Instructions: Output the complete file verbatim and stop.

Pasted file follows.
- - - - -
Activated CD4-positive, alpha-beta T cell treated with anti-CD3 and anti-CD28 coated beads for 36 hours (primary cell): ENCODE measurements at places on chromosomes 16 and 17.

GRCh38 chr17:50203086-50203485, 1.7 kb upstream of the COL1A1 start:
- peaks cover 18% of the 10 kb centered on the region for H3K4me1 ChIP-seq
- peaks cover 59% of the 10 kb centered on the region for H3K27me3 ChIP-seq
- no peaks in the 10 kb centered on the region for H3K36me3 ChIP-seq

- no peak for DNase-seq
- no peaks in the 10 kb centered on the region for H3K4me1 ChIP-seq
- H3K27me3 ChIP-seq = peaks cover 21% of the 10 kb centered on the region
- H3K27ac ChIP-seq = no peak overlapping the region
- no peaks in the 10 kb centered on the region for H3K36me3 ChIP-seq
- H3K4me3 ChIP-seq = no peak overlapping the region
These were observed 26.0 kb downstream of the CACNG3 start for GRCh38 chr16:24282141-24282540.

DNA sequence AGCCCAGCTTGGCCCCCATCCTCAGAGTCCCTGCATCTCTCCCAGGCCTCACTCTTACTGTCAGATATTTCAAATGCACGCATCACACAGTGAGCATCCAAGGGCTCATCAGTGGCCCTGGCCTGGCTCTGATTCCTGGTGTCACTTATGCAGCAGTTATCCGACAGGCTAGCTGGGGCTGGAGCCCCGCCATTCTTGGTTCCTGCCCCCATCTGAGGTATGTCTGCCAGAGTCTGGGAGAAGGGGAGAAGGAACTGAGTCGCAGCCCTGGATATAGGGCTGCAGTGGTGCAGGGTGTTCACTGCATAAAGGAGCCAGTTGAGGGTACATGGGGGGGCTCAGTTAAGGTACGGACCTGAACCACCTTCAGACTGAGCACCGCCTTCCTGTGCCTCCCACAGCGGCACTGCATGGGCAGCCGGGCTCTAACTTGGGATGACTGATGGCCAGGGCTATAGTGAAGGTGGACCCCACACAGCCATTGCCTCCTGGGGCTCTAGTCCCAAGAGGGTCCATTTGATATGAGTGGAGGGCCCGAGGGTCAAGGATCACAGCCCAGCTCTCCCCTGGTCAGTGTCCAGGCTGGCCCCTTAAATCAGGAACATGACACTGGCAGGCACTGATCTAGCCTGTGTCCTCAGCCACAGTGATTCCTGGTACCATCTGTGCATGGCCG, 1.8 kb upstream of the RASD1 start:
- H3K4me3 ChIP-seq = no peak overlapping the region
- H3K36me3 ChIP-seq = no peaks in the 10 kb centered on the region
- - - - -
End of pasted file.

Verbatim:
Activated CD4-positive, alpha-beta T cell treated with anti-CD3 and anti-CD28 coated beads for 36 hours (primary cell): ENCODE measurements at places on chromosomes 16 and 17.

GRCh38 chr17:50203086-50203485, 1.7 kb upstream of the COL1A1 start:
- peaks cover 18% of the 10 kb centered on the region for H3K4me1 ChIP-seq
- peaks cover 59% of the 10 kb centered on the region for H3K27me3 ChIP-seq
- no peaks in the 10 kb centered on the region for H3K36me3 ChIP-seq

- no peak for DNase-seq
- no peaks in the 10 kb centered on the region for H3K4me1 ChIP-seq
- H3K27me3 ChIP-seq = peaks cover 21% of the 10 kb centered on the region
- H3K27ac ChIP-seq = no peak overlapping the region
- no peaks in the 10 kb centered on the region for H3K36me3 ChIP-seq
- H3K4me3 ChIP-seq = no peak overlapping the region
These were observed 26.0 kb downstream of the CACNG3 start for GRCh38 chr16:24282141-24282540.

DNA sequence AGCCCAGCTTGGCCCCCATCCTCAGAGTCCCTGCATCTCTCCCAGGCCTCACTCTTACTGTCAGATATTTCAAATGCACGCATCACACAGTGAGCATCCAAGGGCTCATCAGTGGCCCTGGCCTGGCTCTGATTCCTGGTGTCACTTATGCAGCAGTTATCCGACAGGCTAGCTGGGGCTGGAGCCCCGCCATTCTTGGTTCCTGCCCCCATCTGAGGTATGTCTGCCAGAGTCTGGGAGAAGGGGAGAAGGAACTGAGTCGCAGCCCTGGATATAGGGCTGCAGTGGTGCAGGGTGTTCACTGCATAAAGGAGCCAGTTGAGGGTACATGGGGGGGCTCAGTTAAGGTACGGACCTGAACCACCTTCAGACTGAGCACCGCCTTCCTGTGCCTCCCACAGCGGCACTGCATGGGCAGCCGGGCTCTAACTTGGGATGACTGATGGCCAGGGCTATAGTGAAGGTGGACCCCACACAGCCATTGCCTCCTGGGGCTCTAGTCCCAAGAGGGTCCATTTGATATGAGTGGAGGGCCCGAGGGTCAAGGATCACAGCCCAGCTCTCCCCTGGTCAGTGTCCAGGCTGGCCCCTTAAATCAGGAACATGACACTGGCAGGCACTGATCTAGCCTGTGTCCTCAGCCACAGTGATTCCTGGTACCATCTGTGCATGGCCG, 1.8 kb upstream of the RASD1 start:
- H3K4me3 ChIP-seq = no peak overlapping the region
- H3K36me3 ChIP-seq = no peaks in the 10 kb centered on the region